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Inverse matrices are close iff matrices are close

Consider this problem:

$Ax = b$

I want to solve it/find x and the matrix A is ill-conditioned. Why is the fact "A is ill-conditioned" a "bad" thing?

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marked as duplicate by Did, Listing, J. M., Ilya, t.b. Oct 28 '11 at 14:38

This question has been asked before and already has an answer. If those answers do not fully address your question, please ask a new question.

2 Answers 2

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Because if one knows the coefficients of $A$ only up to a given precision, a small variation in them will cause a huge variation in the coefficients of $A^{-1}$, hence, presumably, in the solution $x=A^{-1}b$. Alternatively, even if $A^{-1}$ is known with an absolute precision, if one knows the coefficients of $b$ only up to a given precision, a small variation in them will cause a notable variation in the coefficients of the solution $x=A^{-1}b$ since some coefficients of $A^{-1}$ are large. In real life, both effects are often conspiring. See the definition of the condition number of a matrix.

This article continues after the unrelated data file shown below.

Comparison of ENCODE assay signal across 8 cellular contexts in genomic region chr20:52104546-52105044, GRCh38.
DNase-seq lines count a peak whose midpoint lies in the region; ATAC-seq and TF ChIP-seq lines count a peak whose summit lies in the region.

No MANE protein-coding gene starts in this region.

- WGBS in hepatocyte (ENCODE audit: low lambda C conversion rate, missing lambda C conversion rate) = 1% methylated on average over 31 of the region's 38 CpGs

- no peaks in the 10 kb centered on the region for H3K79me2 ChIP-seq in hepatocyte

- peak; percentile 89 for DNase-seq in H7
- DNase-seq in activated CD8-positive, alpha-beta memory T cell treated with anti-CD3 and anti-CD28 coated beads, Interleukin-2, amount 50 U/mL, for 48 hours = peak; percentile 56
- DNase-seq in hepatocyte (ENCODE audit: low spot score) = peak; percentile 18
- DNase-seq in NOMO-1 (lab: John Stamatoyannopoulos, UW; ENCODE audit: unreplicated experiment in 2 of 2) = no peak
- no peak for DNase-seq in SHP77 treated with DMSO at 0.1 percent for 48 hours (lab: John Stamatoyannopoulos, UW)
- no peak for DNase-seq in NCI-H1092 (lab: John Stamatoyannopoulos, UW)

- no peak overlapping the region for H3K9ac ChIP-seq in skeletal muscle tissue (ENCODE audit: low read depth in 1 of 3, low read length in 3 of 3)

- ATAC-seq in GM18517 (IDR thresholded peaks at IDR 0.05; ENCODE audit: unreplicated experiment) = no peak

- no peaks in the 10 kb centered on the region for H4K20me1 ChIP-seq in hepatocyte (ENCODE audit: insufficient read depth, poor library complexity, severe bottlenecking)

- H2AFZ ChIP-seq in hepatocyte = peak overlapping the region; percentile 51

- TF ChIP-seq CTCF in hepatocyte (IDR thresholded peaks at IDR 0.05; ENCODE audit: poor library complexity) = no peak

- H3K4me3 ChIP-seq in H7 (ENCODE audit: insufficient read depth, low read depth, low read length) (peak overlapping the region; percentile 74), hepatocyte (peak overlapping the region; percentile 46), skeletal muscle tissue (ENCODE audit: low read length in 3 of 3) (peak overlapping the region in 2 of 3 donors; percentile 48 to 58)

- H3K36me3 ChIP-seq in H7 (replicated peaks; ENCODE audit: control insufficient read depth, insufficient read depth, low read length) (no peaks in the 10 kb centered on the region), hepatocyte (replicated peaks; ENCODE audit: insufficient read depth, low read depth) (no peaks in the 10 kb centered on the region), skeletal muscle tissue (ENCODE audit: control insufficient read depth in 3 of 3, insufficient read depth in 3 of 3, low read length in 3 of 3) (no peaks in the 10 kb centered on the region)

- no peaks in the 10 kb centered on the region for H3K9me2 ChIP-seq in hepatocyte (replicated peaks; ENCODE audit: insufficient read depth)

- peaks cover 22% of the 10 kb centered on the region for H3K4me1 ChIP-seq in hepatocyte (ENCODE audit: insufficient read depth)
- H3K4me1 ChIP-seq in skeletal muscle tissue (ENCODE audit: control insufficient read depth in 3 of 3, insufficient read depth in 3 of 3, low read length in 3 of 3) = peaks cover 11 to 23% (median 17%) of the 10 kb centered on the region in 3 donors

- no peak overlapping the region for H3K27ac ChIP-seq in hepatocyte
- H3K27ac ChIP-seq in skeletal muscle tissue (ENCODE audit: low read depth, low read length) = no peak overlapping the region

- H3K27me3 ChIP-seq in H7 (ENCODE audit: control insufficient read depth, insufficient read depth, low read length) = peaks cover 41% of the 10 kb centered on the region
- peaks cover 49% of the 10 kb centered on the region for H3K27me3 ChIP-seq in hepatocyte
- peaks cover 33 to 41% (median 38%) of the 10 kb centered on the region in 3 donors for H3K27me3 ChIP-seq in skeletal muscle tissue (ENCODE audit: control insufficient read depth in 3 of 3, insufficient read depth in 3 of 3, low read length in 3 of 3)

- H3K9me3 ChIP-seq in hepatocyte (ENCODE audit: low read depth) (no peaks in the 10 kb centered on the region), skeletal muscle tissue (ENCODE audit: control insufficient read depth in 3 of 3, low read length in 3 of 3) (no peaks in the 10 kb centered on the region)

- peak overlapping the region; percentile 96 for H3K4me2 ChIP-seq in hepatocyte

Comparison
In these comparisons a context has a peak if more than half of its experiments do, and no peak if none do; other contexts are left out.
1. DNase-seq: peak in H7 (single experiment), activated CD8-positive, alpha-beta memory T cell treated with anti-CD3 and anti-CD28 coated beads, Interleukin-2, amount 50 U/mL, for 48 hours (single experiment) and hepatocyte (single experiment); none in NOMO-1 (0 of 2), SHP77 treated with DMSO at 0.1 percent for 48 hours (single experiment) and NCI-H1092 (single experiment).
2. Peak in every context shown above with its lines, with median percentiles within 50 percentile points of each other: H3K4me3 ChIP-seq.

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Do you plan to ask over and over the same question here? –  Did Oct 28 '11 at 8:43

A matrix is ill-conditioned if the condition number is too large .

Condition number is the ratio C of the largest to smallest singular value in the singular value decomposition of a matrix.

The base-b logarithm of C is an estimate of how many base-b digits are lost in solving a linear system with that matrix. In other words, it estimates worst-case loss of precision.

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